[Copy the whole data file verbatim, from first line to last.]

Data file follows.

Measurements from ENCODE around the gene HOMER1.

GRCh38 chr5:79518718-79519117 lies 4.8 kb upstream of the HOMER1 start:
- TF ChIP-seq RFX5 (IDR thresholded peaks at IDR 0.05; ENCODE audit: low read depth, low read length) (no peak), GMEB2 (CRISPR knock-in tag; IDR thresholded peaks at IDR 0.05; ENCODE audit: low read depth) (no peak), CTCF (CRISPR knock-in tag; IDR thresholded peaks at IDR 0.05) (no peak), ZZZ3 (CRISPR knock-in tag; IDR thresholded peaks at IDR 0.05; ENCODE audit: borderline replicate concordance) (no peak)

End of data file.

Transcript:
Measurements from ENCODE around the gene HOMER1.

GRCh38 chr5:79518718-79519117 lies 4.8 kb upstream of the HOMER1 start:
- TF ChIP-seq RFX5 (IDR thresholded peaks at IDR 0.05; ENCODE audit: low read depth, low read length) (no peak), GMEB2 (CRISPR knock-in tag; IDR thresholded peaks at IDR 0.05; ENCODE audit: low read depth) (no peak), CTCF (CRISPR knock-in tag; IDR thresholded peaks at IDR 0.05) (no peak), ZZZ3 (CRISPR knock-in tag; IDR thresholded peaks at IDR 0.05; ENCODE audit: borderline replicate concordance) (no peak)